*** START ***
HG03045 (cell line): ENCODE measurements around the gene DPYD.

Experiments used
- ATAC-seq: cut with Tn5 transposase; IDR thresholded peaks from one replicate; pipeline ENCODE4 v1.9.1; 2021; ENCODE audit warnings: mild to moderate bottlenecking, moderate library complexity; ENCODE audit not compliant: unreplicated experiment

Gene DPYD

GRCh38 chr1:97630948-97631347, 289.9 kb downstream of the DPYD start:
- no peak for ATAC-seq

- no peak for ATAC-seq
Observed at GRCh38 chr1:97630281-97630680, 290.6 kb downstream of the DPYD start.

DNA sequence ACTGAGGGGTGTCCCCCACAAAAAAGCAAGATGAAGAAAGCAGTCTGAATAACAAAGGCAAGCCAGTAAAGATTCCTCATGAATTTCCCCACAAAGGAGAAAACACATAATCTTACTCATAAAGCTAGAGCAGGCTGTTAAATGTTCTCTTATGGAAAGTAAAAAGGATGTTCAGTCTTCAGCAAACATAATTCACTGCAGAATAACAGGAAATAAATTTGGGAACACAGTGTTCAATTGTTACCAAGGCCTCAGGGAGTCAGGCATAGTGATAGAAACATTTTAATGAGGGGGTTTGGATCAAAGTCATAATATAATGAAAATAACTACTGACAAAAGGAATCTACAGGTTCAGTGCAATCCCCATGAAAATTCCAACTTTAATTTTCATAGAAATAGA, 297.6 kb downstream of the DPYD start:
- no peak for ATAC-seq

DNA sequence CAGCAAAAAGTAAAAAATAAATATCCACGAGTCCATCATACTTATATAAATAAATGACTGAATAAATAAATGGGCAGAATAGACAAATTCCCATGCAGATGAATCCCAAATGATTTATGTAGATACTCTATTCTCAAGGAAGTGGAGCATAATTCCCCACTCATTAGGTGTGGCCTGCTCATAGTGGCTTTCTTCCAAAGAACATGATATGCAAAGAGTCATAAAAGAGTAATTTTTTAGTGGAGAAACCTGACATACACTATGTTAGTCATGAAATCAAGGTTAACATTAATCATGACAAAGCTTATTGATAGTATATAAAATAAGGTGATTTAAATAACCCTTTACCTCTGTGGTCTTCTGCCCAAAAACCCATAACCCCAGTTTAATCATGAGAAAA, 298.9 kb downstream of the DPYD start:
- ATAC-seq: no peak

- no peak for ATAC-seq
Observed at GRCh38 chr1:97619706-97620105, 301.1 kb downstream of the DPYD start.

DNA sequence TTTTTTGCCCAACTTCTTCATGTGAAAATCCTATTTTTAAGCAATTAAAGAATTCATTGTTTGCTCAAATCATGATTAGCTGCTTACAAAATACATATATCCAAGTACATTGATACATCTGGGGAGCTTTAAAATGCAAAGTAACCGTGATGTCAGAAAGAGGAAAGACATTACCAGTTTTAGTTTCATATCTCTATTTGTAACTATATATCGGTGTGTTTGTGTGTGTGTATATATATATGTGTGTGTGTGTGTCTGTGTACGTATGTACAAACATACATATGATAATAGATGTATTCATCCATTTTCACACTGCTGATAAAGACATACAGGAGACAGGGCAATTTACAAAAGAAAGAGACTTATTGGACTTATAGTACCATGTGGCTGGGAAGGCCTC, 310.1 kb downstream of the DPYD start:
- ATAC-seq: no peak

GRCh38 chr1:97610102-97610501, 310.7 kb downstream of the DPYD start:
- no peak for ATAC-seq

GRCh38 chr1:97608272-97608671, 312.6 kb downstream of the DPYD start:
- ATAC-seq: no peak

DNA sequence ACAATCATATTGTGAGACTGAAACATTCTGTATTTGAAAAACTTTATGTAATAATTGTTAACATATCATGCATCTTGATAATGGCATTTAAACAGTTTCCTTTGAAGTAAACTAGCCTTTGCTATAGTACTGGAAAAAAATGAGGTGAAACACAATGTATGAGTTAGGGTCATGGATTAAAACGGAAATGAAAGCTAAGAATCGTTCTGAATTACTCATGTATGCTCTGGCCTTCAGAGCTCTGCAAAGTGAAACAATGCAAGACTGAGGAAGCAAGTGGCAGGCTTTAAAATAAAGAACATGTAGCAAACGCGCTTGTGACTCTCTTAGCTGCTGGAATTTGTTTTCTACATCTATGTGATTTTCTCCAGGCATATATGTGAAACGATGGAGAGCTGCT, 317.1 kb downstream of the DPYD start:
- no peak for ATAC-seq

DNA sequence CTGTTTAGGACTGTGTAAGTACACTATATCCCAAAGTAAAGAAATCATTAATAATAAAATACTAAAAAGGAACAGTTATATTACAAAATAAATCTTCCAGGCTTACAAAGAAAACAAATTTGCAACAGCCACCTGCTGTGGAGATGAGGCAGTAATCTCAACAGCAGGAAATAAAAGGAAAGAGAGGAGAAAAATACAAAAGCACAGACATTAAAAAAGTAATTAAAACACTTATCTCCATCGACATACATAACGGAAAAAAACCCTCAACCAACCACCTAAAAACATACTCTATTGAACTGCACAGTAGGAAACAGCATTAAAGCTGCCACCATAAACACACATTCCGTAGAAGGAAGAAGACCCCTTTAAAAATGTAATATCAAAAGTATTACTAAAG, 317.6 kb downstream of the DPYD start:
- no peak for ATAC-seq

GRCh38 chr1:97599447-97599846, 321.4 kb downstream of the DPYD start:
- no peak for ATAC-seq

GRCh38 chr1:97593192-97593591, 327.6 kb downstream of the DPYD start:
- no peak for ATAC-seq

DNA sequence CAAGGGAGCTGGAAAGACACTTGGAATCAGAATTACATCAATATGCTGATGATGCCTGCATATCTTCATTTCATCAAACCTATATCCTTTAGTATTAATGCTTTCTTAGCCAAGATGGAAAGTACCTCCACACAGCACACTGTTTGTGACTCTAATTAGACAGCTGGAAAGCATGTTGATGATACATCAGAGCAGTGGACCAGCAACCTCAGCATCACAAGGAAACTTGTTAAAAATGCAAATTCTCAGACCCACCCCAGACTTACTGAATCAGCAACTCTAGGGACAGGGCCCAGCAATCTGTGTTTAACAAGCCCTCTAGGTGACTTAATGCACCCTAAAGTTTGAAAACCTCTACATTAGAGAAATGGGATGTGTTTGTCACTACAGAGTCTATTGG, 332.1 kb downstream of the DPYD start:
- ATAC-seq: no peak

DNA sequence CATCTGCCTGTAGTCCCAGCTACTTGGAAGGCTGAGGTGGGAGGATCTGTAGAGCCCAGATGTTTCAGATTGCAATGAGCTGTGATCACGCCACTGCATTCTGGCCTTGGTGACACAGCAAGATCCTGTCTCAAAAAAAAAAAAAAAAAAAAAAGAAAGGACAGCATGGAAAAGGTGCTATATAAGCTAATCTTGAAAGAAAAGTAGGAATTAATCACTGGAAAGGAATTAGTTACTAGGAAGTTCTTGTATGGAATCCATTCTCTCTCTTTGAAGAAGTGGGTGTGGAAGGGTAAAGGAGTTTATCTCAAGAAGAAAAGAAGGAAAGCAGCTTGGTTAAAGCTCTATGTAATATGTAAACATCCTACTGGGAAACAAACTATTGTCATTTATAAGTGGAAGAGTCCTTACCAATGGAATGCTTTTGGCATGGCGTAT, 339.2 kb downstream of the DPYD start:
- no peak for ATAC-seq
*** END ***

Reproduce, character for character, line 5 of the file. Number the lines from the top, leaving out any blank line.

GRCh38 chr1:97630948-97631347, 289.9 kb downstream of the DPYD start: